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Common name: Western yarrow
Scientific name: Achillea millefolium
Duration: Perennial
Family: Sunflower family (Asteraceae)
Habitat: Common throughout warm, dry climates. Full sun to partial shade.
Blooming period: Midsummer
Color: White (rarely pink)
Height: 1-4'
Planting Time: Fall to early Spring

Pronunciation: Achillea millefolium
(ak-ILL-ee-a mill-ee-FOH-lee-um)

Other common names: milfoil, milenrama

Forage Value: This plant is not heavily grazed by either wildlife or livestock, but bighorn sheep, antelope and deer eat the flowerheads sparingly. Yarrow is an important food source for sage-grouse chicks.

Historic Uses: Because yarrow is native to much of the Northern Hemisphere, aboriginal people all around the world have utilized this spectacular plant for a wide variety of medicinal purposes. In the Pacific Northwest, natives would use this plant to treat snakebites, coughs, toothaches, headaches and fevers. The list of uses for this plant goes on for pages!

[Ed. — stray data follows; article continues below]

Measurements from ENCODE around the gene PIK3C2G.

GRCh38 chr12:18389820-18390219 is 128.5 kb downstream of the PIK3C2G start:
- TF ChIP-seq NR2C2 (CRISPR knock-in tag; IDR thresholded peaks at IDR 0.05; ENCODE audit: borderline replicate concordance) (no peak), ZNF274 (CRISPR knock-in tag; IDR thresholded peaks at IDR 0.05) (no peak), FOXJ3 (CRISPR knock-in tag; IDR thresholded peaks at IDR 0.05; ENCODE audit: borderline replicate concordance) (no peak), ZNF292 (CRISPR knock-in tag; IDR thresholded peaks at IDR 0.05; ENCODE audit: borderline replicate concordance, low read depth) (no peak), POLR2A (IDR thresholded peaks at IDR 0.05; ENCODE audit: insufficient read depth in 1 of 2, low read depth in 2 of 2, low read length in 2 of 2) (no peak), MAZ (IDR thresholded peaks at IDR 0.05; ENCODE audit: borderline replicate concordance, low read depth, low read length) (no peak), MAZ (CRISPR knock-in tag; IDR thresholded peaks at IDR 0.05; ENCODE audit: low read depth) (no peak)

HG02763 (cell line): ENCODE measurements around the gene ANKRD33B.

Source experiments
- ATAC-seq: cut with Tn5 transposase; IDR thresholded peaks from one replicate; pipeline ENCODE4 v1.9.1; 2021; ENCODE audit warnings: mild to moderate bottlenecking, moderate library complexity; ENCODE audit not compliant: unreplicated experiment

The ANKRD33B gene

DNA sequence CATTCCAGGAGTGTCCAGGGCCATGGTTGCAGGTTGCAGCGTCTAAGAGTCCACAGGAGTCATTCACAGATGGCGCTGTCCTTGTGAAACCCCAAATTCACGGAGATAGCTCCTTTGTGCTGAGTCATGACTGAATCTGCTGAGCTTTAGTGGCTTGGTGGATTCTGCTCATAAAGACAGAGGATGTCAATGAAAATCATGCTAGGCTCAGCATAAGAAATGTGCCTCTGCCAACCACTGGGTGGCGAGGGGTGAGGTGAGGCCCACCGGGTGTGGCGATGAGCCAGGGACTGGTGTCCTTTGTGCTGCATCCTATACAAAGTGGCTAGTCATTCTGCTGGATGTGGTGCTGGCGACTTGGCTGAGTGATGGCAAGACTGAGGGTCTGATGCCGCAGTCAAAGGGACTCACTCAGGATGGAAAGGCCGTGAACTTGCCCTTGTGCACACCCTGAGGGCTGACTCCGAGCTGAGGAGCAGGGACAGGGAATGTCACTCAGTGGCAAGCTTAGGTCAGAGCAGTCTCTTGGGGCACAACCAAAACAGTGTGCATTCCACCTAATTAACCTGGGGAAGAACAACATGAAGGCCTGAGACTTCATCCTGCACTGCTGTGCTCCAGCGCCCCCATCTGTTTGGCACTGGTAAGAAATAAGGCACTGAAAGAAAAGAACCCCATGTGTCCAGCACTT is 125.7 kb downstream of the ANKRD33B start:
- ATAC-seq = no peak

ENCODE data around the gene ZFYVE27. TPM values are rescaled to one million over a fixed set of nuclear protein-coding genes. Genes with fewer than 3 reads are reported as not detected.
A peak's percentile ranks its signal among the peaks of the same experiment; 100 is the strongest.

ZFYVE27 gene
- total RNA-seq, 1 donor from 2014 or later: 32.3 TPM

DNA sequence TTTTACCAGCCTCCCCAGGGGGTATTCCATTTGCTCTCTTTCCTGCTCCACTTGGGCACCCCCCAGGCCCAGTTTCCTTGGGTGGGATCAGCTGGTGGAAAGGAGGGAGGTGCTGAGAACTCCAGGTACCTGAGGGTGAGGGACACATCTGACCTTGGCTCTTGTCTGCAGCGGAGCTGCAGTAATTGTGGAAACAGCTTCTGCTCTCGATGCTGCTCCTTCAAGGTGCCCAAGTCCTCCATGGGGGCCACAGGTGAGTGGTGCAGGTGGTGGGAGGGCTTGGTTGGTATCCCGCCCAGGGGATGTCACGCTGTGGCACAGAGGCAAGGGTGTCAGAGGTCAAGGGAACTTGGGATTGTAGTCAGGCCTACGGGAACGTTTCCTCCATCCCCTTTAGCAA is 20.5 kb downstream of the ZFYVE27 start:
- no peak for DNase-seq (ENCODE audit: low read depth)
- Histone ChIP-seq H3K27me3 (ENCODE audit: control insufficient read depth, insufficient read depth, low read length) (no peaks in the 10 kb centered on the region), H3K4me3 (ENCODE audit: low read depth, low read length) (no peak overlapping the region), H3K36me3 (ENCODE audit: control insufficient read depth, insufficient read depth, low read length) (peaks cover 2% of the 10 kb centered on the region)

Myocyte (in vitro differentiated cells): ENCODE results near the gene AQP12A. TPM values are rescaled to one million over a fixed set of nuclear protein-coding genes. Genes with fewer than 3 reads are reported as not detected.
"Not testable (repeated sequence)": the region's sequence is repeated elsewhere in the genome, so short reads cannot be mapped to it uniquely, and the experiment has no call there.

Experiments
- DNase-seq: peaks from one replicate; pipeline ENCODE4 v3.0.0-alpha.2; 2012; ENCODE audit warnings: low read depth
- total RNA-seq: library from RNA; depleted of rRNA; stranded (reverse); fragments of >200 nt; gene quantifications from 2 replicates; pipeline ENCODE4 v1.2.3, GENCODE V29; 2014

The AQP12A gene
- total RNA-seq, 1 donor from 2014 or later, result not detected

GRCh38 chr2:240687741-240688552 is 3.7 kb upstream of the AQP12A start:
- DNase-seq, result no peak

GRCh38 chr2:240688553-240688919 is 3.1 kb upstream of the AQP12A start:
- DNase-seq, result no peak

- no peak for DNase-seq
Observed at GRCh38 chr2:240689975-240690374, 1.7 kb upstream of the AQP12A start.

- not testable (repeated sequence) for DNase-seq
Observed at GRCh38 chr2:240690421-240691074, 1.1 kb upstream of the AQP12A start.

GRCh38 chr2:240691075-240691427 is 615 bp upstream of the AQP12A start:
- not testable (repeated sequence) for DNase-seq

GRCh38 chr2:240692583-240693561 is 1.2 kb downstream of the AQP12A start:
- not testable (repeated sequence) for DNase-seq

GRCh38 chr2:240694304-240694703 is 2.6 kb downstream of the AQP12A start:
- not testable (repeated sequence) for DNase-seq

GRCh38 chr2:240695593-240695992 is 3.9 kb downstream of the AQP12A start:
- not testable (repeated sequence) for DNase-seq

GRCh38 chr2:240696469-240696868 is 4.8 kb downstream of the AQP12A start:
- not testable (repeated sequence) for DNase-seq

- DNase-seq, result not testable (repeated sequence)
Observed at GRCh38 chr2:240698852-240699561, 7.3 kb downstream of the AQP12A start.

Miscellany: Because of yarrow’s extensive rhizomes, this plant is great for soil stabilization at restoration sites.

Achillea is in reference to Achilles, the mythological Greek hero, who supposedly used extracts from the plant to treat wounded soldiers in the battle of Troy.

millefolium means “a thousand-leaves”, referring to the finely dissected leaves of this plant

Further References:
USDA Plant Guide for common yarrow

Photo credit: (top left) J.W. Jensen; (middle) R. Old; (right) D. A.

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